Weather Report must have been one of the most important Jazz-Rock groups from the 1970s, founded by his two major instrumentalists Joe Zawinul and Wayne Shorter 40 years ago. Late 1970s Weather Report was at the very height of its success and featured, except Joe Zawinul and Wayne Shorter, guitar legend Jaco Pastorius and drummer Peter Erskine. In September - October 1978 they toured along Europe and were scheduled for a dozen concerts; the live concert at the Stadthalle in Offenbach was recorded and is now available on a 2cd album and a DVD, which offers this complete concert. A must-have for all Weather Report fans. Keep Swinging loves to point you to this kind of historical concerts.
2007 five CD set, a great installment in Sony/BMG's Original Album Classics series that brings together rare and out of print titles with some best sellers from the Sony/BMG Jazz catalog. Many of these albums have been unavailable on CD for some time and are sought after by collectors. Each set is presented in a high quality, rigid cardboard slipcase containing five 'vinyl replica' mini LP sleeves. This collection from the Jazz fusion greats features the albums I Sing the Body Electric, Sweetnighter, Mysterious Traveller, Black Market and Night Passage.
The great Czech bassist returns once more to the music of Weather Report, the group he co-founded with Joe Zawinul and Wayne Shorter in 1970. It’s the improvisational freedom of the early Weather Report that most interests Vitous, and he abides by their old rallying call “everyone solos and no one solos”. Well-known Report repertoire re-explored includes “Birdland”, “Seventh Arrow”, “Scarlet Woman”, “Pinocchio” and “Morning Lake” and Miroslav’s group also plays “Acrobat’s Issues” a piece which the first Weather Report line-up played but didn’t record.
Live and Unreleased is a compilation of live recordings of Weather Report. The tracks are taken from live performances that took place from November 25, 1975 to June 3, 1983. Since its skill at live improvisation made up a large part of the band's appeal, its perhaps surprising that this is only their third official live recording (the previous two were 1972's Live in Tokyo and 1979's 8:30).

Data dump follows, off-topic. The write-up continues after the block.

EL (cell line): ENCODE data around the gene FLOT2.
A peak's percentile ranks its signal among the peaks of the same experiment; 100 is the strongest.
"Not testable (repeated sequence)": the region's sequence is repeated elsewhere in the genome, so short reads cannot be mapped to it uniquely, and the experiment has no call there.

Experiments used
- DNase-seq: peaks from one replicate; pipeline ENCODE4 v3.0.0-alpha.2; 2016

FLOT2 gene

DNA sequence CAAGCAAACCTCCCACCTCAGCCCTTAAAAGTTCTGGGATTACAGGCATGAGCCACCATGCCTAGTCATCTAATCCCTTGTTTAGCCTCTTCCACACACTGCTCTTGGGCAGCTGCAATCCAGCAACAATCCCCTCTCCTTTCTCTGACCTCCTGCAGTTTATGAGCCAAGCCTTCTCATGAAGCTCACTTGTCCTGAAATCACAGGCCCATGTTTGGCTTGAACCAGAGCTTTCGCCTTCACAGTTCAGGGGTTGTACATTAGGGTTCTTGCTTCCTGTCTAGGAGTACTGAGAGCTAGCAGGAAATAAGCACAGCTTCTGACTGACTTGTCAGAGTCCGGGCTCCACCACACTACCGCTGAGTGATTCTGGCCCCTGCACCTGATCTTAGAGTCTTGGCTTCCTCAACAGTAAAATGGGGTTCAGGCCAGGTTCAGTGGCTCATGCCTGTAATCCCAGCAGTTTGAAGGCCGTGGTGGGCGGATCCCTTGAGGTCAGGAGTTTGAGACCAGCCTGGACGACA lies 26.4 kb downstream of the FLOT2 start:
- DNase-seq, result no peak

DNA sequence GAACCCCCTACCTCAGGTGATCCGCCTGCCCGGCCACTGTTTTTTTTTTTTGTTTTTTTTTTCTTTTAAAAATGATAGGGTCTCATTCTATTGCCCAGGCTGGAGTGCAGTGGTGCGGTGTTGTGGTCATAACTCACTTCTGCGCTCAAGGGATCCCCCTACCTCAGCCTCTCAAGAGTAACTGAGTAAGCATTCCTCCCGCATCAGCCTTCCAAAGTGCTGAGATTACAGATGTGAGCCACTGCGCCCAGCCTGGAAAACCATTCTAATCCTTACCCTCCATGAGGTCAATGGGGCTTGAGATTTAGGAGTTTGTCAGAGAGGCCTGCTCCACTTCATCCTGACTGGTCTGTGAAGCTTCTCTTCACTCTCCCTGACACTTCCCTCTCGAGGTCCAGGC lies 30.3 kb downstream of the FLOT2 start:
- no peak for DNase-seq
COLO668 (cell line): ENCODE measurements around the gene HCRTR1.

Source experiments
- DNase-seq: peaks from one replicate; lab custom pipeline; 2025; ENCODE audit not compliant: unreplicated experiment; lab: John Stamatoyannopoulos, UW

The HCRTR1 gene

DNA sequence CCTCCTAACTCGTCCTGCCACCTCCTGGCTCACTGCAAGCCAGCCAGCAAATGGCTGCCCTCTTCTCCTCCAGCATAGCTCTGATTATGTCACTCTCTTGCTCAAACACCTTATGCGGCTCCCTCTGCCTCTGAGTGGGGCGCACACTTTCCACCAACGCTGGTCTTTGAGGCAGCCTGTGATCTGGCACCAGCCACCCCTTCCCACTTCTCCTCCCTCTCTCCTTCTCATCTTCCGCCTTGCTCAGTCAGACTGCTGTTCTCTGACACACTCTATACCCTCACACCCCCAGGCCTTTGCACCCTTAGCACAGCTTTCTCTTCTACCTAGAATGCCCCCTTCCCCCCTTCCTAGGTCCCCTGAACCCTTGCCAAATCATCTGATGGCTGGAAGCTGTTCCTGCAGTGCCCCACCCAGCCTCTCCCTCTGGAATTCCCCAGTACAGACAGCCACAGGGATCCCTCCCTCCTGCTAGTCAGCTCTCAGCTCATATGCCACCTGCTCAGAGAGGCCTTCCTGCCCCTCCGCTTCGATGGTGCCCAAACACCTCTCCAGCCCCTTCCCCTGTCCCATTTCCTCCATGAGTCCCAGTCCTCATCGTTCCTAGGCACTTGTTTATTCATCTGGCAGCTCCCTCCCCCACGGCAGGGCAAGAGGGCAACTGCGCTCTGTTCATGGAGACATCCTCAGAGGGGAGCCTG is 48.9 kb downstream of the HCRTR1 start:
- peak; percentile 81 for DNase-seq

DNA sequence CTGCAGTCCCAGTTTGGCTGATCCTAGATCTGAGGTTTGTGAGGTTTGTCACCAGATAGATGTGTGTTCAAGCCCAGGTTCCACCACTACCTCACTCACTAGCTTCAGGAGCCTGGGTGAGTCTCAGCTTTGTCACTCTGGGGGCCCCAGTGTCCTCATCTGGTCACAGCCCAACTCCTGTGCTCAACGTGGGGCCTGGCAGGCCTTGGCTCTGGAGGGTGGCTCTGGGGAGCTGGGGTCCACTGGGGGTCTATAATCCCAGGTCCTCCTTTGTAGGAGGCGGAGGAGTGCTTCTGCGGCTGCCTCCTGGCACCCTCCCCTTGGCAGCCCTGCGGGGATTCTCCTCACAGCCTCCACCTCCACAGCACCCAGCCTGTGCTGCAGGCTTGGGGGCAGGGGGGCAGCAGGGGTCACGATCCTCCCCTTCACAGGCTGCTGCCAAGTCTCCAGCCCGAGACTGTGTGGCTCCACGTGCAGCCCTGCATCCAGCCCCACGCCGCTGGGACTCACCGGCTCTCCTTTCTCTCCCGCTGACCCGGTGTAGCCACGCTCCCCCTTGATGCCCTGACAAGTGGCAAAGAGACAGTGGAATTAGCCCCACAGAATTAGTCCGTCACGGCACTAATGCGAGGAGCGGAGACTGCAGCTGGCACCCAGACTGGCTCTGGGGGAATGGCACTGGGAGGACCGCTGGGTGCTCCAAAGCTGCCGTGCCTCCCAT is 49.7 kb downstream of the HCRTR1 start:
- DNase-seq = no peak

These four discs offer completely unreleased performances by the Weather Report lineup of keyboardist Joe Zawinul, saxophonist Wayne Shorter, bassist Jaco Pastorius, drummer Peter Erskine, and a bit later, percussionist Bobby Thomas, Jr. It was compiled for release by Erskine (whose historical essay and annotated track notes are fantastic) and Tony Zawinul, Joe's son. These are mostly soundboard cassettes made by WR's longtime live sound engineer Brian Risner, with choice audience tapes and commercial mobile rig selections mixed in. While it (mostly) sounds like an excellent bootleg, the sound here is remarkable given the root sources. Similar to 2002's Live and Unreleased, the material is not arranged chronologically.
If you like Weather Report you'll probably like this music, though purists may say that it's late, missing Pastorius, and perhaps a bit mechanical by this stage (and certainly the medley of their most famous tracks does seem a bit like "they're expecting these so we have to deliver"). The energy and atmosphere are still there, and this a valuable - though very short - document of a unique moment in the history of music.
Weather Report's ever-changing lineup shifts again, with the somewhat heavier funk-oriented Leon "Ndugu" Chancler dropping into the drummer's chair and Alyrio Lima taking over the percussion table. As a result, Tale Spinnin' has a weightier feel than Mysterious Traveller, while continuing the latter's explorations in Latin-spiced electric jazz/funk. Zawinul's pioneering interest in what we now call world music is more in evidence with the African percussion, wordless vocals, and sandy sound effects of "Badia," and his synthesizer sophistication is growing along with the available technology. Wayne Shorter's work on soprano sax is more animated than on the previous two albums and Alphonso Johnson puts his melodic bass more to the fore. While not quite as inventive as its two predecessors, this remains an absorbing extension of WR's mid-'70s direction.